My home garden is in Monroe, Ohio. Officially in USDA hardiness zone 6a, we still, however briefly, have hit zone 5a lows in winters not to distantly past. The soil in my immediate vicinity is Eden silty clay. In many local developments, the good stuff has been scraped away and sold off as topsoil to some other poor schmuck who also had THEIR upper soil horizons scraped away. Whatever we had upon our arrival has been amended with horse manure, coir, and compost. There is no bed in my yard that couldn’t have been amended some more.

03 March 2017

Early is a gamble

Jasminum nudiflorum is among the earliest flowering of the shrubby plants. Aptly called winter jasmine, it may start blooming at the slightest hint of warmth in late winter. This year, at the Cincinnati Zoo and Botanical Garden, a significant portion of the flowers were open by mid-February:
By February 22nd, it was nearly in full bloom:

Descriptions of its habit may be quite subjective. As I photographed the plant at left, one passerby described it as flopping. Now, it's possible that their glass is only half full. I didn't think to ask, but I did point out that they could, instead, think of the delicate green (all winter!) stems as arching, or gracefully cascading down the slope atop which it had been planted.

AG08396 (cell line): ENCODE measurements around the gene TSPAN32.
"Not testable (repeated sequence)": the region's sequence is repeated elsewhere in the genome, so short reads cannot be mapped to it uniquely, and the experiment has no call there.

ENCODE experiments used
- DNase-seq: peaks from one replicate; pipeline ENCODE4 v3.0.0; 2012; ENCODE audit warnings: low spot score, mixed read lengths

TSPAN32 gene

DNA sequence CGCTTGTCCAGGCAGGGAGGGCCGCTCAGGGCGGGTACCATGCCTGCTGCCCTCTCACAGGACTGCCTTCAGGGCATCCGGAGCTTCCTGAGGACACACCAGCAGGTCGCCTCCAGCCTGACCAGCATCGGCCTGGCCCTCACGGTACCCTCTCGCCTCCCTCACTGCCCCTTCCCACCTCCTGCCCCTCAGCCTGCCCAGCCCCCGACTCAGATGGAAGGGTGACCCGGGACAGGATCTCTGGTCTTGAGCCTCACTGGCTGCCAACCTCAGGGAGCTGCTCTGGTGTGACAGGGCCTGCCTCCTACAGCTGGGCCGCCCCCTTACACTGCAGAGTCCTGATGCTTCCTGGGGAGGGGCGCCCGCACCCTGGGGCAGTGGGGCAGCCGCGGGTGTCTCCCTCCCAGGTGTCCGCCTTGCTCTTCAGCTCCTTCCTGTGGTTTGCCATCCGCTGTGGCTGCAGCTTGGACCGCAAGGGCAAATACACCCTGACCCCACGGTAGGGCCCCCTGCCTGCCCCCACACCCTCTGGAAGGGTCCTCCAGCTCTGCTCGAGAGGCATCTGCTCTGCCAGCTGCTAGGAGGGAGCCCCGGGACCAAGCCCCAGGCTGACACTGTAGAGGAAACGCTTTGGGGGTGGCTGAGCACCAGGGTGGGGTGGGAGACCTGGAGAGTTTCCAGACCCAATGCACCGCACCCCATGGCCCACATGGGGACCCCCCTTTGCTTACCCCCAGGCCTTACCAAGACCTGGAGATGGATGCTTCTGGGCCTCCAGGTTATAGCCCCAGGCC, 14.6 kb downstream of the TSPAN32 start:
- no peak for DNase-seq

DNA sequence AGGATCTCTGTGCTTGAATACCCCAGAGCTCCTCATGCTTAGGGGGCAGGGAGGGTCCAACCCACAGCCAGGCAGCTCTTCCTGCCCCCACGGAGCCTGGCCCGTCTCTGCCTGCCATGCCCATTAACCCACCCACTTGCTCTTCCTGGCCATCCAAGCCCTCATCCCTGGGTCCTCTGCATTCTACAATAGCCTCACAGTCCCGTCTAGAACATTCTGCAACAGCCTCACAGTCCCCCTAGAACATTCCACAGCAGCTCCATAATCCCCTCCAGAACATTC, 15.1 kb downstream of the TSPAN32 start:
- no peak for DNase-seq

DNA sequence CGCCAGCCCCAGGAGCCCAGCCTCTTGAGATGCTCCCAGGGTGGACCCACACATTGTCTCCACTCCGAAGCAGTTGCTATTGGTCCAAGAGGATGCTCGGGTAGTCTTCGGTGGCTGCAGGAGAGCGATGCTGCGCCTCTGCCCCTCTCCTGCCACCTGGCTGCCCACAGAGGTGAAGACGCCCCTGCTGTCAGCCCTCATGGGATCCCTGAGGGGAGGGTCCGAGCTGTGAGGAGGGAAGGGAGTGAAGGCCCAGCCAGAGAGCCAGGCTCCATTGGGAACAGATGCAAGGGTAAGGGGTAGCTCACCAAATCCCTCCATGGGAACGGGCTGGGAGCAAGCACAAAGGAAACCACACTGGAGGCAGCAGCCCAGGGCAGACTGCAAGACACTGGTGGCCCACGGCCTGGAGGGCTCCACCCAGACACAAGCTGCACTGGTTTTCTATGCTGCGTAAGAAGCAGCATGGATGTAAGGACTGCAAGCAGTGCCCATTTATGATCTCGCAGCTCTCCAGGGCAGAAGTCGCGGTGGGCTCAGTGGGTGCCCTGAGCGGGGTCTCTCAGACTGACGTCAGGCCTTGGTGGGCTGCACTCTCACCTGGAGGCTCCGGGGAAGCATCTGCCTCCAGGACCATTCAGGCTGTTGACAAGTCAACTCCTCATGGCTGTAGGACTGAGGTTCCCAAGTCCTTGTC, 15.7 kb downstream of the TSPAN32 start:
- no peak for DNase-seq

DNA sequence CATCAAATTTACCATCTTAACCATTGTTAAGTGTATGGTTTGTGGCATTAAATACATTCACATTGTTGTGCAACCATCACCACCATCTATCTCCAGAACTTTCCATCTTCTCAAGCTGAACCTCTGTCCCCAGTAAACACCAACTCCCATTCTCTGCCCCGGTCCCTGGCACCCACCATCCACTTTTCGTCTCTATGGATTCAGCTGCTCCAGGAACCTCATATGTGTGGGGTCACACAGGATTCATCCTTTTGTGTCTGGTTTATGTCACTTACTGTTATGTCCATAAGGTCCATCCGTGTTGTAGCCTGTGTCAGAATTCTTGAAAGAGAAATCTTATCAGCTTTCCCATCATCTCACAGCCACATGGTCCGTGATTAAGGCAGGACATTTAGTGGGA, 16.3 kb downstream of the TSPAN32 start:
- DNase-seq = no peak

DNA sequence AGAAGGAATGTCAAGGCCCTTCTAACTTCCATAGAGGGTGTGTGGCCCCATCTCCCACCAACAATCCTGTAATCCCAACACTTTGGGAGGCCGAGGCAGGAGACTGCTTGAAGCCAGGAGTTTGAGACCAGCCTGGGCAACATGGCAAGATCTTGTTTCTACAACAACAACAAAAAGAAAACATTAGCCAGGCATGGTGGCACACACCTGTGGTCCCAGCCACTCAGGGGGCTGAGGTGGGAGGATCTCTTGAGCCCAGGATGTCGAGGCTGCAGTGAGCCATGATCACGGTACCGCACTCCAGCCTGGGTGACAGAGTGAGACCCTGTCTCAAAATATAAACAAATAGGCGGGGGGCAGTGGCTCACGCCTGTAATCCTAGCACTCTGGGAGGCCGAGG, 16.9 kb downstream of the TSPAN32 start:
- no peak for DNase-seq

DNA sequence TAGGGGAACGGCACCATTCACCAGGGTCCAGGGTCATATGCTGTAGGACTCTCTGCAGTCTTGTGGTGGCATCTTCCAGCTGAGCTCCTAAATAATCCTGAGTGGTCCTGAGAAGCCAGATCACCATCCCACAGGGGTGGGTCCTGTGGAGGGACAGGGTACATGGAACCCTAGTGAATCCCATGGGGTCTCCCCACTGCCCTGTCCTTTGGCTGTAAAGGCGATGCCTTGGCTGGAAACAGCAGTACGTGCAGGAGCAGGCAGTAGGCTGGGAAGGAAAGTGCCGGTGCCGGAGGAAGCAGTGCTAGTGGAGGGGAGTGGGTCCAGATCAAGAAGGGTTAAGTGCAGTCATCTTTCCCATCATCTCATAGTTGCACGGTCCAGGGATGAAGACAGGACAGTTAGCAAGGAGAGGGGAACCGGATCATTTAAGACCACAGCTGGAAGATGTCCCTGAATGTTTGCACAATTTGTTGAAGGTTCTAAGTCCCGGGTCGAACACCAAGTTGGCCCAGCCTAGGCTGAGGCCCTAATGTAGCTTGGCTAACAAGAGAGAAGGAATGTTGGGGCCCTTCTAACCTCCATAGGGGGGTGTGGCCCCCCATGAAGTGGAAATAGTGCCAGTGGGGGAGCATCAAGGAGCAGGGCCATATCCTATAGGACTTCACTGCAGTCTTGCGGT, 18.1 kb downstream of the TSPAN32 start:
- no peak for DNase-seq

In my opinion, it seemed to me to be a particularly effective use for the plant, as it has a tendency to layer (root where branches touch the ground), thereby reducing erosion. Form and function combined!

It has been elsewhere described as vining. That might be the case in richer soils, or shadier situations. Although winter jasmine will tolerate a great deal of shade, such conditions will result in the formation of fewer flower buds.

Relatively inconspicuous during initial expansion (perhaps because they are too small and widely distributed to attract attention), partially developed red-tipped buds will open into the bright yellow, 6-petalled flowers.
In spite of numerous flowers, little or no seed development seems to occur. However, as I alluded to above, it may slowly spread by layering (as raspberries do, only at a more reasonable pace).
Aside from the tendency to lose flower buds in harsher winters, the only shortcoming, at least around here, is the unseemly lack of fragrance in a species of Jasminum. All in all, I find that winter jasmine is worth the gamble.


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